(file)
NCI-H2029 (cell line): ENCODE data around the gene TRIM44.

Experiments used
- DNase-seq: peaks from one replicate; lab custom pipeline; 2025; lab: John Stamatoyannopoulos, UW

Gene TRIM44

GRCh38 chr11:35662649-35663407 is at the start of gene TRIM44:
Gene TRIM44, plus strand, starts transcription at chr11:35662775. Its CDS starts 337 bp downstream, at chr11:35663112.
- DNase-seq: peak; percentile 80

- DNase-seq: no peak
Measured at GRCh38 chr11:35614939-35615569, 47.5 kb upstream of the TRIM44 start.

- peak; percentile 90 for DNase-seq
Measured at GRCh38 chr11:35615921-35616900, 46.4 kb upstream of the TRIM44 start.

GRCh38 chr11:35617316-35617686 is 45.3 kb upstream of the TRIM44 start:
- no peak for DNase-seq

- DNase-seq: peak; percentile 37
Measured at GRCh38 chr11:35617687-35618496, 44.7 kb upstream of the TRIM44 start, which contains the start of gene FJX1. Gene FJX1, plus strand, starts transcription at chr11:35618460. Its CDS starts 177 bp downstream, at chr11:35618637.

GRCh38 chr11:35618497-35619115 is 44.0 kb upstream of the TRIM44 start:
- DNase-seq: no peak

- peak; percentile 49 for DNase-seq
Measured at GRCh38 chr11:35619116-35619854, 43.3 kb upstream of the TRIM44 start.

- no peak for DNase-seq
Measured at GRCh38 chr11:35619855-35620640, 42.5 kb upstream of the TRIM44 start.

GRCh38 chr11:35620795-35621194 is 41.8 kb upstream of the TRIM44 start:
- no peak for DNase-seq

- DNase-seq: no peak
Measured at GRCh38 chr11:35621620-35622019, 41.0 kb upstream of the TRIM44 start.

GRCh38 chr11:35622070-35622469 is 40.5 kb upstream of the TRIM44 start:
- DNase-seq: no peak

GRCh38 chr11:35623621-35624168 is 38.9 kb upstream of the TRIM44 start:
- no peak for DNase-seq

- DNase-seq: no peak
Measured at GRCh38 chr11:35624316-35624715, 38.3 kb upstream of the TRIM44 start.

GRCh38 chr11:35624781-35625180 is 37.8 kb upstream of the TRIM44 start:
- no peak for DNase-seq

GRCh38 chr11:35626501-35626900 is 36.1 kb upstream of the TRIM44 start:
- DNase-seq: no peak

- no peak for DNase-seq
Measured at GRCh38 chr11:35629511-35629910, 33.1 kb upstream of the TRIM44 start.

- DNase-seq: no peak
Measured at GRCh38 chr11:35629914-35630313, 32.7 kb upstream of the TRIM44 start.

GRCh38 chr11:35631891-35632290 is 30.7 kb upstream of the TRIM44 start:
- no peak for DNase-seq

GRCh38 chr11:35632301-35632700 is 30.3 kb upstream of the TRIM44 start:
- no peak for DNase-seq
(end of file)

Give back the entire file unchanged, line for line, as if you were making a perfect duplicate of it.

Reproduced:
NCI-H2029 (cell line): ENCODE data around the gene TRIM44.

Experiments used
- DNase-seq: peaks from one replicate; lab custom pipeline; 2025; lab: John Stamatoyannopoulos, UW

Gene TRIM44

GRCh38 chr11:35662649-35663407 is at the start of gene TRIM44:
Gene TRIM44, plus strand, starts transcription at chr11:35662775. Its CDS starts 337 bp downstream, at chr11:35663112.
- DNase-seq: peak; percentile 80

- DNase-seq: no peak
Measured at GRCh38 chr11:35614939-35615569, 47.5 kb upstream of the TRIM44 start.

- peak; percentile 90 for DNase-seq
Measured at GRCh38 chr11:35615921-35616900, 46.4 kb upstream of the TRIM44 start.

GRCh38 chr11:35617316-35617686 is 45.3 kb upstream of the TRIM44 start:
- no peak for DNase-seq

- DNase-seq: peak; percentile 37
Measured at GRCh38 chr11:35617687-35618496, 44.7 kb upstream of the TRIM44 start, which contains the start of gene FJX1. Gene FJX1, plus strand, starts transcription at chr11:35618460. Its CDS starts 177 bp downstream, at chr11:35618637.

GRCh38 chr11:35618497-35619115 is 44.0 kb upstream of the TRIM44 start:
- DNase-seq: no peak

- peak; percentile 49 for DNase-seq
Measured at GRCh38 chr11:35619116-35619854, 43.3 kb upstream of the TRIM44 start.

- no peak for DNase-seq
Measured at GRCh38 chr11:35619855-35620640, 42.5 kb upstream of the TRIM44 start.

GRCh38 chr11:35620795-35621194 is 41.8 kb upstream of the TRIM44 start:
- no peak for DNase-seq

- DNase-seq: no peak
Measured at GRCh38 chr11:35621620-35622019, 41.0 kb upstream of the TRIM44 start.

GRCh38 chr11:35622070-35622469 is 40.5 kb upstream of the TRIM44 start:
- DNase-seq: no peak

GRCh38 chr11:35623621-35624168 is 38.9 kb upstream of the TRIM44 start:
- no peak for DNase-seq

- DNase-seq: no peak
Measured at GRCh38 chr11:35624316-35624715, 38.3 kb upstream of the TRIM44 start.

GRCh38 chr11:35624781-35625180 is 37.8 kb upstream of the TRIM44 start:
- no peak for DNase-seq

GRCh38 chr11:35626501-35626900 is 36.1 kb upstream of the TRIM44 start:
- DNase-seq: no peak

- no peak for DNase-seq
Measured at GRCh38 chr11:35629511-35629910, 33.1 kb upstream of the TRIM44 start.

- DNase-seq: no peak
Measured at GRCh38 chr11:35629914-35630313, 32.7 kb upstream of the TRIM44 start.

GRCh38 chr11:35631891-35632290 is 30.7 kb upstream of the TRIM44 start:
- no peak for DNase-seq

GRCh38 chr11:35632301-35632700 is 30.3 kb upstream of the TRIM44 start:
- no peak for DNase-seq